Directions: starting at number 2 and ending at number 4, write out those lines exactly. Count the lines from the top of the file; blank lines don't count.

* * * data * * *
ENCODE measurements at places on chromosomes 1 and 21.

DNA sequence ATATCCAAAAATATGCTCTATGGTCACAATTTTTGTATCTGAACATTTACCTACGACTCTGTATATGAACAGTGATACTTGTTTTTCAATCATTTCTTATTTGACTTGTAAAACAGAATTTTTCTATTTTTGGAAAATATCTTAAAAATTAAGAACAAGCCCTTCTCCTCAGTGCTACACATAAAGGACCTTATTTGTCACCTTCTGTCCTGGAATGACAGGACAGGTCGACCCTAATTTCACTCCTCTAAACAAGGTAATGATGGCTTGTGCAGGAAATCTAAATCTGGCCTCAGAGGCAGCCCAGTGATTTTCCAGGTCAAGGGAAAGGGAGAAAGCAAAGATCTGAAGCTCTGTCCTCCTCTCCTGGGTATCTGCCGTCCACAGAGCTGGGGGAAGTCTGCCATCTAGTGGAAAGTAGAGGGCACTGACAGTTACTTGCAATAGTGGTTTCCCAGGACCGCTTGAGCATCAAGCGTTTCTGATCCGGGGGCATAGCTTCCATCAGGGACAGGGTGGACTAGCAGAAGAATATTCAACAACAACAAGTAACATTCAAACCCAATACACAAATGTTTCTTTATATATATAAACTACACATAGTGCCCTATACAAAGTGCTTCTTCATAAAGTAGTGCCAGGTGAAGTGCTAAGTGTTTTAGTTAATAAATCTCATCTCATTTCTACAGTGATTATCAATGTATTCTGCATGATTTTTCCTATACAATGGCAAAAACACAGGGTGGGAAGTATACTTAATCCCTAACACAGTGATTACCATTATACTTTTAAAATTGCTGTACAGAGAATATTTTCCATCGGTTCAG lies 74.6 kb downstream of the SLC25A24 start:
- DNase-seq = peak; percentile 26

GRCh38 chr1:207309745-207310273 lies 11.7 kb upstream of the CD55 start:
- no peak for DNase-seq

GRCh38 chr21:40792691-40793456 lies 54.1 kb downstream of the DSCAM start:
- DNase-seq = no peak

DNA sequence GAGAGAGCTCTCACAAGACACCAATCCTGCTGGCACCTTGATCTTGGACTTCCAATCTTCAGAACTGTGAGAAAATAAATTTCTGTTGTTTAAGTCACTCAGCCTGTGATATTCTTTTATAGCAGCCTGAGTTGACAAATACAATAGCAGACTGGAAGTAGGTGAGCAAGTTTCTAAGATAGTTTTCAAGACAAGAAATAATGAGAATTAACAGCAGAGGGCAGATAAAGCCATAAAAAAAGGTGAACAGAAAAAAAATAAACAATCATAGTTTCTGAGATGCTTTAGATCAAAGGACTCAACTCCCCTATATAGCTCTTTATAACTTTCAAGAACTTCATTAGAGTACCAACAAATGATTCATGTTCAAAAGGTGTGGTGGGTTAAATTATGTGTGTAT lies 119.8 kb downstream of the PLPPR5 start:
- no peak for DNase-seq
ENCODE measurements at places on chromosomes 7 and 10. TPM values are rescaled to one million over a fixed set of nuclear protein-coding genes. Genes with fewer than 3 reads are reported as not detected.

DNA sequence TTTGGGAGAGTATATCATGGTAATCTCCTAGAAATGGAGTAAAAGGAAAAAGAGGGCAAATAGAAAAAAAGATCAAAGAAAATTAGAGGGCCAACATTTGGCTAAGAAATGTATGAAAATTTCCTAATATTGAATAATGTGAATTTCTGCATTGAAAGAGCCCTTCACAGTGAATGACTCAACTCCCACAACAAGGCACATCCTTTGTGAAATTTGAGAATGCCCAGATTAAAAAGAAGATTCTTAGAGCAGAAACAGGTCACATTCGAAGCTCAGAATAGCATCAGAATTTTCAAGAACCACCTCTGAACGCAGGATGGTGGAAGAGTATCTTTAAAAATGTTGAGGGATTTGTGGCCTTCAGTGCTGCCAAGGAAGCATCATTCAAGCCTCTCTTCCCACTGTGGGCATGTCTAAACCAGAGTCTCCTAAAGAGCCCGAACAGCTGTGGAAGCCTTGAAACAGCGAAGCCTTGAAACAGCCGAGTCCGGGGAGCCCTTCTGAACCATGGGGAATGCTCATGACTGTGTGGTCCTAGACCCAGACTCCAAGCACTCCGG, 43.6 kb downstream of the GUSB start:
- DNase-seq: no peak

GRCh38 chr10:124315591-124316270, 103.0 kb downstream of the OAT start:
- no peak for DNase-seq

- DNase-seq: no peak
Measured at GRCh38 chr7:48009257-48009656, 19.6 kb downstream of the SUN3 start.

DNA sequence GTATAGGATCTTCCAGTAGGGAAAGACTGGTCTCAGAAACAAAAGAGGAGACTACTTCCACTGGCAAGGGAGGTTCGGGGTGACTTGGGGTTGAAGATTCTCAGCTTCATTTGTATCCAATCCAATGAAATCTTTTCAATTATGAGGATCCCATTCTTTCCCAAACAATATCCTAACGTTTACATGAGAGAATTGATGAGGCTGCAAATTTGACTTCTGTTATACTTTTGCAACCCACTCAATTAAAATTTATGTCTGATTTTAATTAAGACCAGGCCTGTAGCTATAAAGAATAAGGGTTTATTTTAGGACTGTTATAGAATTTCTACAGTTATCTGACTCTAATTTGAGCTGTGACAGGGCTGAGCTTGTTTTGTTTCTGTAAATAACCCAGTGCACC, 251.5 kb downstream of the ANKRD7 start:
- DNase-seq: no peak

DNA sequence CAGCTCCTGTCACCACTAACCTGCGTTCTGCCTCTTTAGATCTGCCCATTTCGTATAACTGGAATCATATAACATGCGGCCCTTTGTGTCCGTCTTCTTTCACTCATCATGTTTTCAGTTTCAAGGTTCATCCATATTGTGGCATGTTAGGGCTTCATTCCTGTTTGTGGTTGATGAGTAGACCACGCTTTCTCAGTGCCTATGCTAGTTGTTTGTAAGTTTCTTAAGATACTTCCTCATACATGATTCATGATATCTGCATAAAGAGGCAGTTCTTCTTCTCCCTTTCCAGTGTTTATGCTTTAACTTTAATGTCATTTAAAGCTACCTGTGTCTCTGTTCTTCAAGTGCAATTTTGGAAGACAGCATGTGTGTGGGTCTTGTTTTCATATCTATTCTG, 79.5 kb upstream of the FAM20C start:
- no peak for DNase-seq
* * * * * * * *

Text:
DNA sequence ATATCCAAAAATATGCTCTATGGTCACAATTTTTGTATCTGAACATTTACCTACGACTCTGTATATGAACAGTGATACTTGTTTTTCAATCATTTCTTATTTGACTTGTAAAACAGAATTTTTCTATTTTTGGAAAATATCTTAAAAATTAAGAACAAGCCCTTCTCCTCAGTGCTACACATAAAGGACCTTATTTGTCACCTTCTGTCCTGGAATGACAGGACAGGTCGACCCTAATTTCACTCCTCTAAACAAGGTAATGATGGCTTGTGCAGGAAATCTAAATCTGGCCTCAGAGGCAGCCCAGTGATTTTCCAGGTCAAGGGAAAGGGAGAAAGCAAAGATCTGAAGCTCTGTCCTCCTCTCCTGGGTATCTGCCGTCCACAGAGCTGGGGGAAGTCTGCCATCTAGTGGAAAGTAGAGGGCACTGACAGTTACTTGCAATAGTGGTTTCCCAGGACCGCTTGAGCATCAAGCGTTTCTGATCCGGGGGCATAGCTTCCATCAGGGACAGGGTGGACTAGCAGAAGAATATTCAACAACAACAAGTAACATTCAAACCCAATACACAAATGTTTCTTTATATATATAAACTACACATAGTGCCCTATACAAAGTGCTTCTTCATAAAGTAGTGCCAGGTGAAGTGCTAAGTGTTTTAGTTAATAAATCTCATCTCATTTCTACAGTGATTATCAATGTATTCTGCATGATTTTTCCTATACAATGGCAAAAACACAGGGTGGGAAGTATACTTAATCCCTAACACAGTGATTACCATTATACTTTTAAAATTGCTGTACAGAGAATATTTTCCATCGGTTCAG lies 74.6 kb downstream of the SLC25A24 start:
- DNase-seq = peak; percentile 26

GRCh38 chr1:207309745-207310273 lies 11.7 kb upstream of the CD55 start: